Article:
“I was not anticipating us to be ready to play a team like Nebraska anytime soon and to be in a place where I feel like we can at least come up and compete with that kind of team and maybe challenge them and surprise them a little bit. It is definitely way ahead of where I thought we would be in Year 3.”
The Rebels qualified for the NCAA tournament for the fourth time, but just like the previous three postseason trips, their stay ended in the first round with a loss.
Ole Miss went undefeated in nonconference play last season but lost four of its first five conference matches. Banwarth said they weren’t ready for the competition they’d face weekly in the SEC.
This year, Banwarth went about rectifying that. Ole Miss hosted No. 9 Georgia Tech and No. 17 Illinois during the season’s opening weekend. Despite going 0-2 in the first weekend, Banwarth said the level of competition would help Ole Miss reach the second round of the NCAA tournament.
“We have to go and play the big dog,” Banwarth said. “We have to go and play teams that are going to challenge us and get us better.”
Because most of her volleyball experience happened at Nebraska, Banwarth doesn’t have much experience with rebuilding programs. She admitted she’d made a few mistakes but learned a lot through trial and error.
When she took over, Banwarth was surprised by how little of being head coach actually involved coaching. She’s spent more of her time managing people and doing behind-the-scenes work. The most important part of turning the Rebels around was building a team culture based on respect and kindness. The other values are reflected in her personality of competitiveness, discipline and hard work. They also talk about communication, being a good teammate and building a family atmosphere.
“We’re gonna take really good care of each other off the court,” Banwarth said. “On the court, at the same time, we’re gonna bust and work really hard in the gym.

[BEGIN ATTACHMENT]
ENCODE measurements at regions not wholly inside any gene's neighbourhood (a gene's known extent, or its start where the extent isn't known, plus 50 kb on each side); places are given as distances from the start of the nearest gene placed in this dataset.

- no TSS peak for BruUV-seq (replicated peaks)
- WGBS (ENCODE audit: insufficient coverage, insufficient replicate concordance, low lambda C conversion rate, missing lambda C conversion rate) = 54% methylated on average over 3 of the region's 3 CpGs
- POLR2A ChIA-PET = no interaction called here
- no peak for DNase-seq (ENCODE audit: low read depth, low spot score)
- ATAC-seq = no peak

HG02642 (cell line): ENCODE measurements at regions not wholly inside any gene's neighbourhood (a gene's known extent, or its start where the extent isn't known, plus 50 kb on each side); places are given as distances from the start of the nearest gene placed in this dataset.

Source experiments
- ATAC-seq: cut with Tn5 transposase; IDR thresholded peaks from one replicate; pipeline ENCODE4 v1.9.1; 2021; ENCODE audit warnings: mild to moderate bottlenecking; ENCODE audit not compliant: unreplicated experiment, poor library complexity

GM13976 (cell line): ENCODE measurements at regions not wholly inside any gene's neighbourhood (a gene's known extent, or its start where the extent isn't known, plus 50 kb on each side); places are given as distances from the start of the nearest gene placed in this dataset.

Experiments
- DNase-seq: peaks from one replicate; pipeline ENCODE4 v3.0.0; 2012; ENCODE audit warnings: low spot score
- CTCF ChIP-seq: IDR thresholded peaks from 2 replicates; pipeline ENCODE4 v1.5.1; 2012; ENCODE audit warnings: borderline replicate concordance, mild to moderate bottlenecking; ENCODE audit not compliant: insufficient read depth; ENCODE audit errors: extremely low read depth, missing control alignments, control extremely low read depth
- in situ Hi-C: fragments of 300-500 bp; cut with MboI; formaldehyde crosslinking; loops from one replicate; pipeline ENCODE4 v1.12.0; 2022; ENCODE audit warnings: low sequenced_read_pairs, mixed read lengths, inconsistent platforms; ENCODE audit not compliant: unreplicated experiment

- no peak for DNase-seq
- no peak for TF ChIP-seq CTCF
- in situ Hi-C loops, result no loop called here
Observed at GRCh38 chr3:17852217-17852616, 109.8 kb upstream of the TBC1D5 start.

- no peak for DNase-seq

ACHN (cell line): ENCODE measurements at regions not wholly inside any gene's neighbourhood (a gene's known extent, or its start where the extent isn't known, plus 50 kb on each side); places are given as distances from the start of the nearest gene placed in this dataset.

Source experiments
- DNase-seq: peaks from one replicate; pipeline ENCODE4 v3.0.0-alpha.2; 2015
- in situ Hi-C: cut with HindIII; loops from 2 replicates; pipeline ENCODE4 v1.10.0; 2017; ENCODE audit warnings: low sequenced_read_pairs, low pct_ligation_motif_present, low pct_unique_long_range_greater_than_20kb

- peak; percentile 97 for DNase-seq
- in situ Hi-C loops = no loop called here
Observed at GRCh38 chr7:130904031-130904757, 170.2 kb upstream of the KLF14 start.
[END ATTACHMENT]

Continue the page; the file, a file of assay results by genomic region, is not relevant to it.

Banwarth is also getting investment in the program from Ole Miss. She’s seen progress in little things like chartering a flight to Lincoln for the matches. The university has committed to her each season and the results are starting to show.
While the turnaround at Ole Miss is impressive, Banwarth said she thinks about her unlikely journey from being a walk-on setter to a libero in the Olympics to being a head coach in her early 30s. She tries not to take anything for granted in her journey and is thankful for all the people who have helped her reach this point in her career.
“It hits me like, ‘Holy cow, I’m already a coach in a Power Five conference.’ It’s pretty cool,” Banwarth said. “I don’t accomplish this without having worked for Coach Cook and playing for Coach Cook, having learned from the coaches I have worked with and having the people around me that I’ve had around like my staff right now – I love my staff.
“The people that have worked with me in the past – there are so many people that are special to me that went into me being where I’m at right now. So it hits me that I’m a head coach and then I just really feel gratitude for all those people.”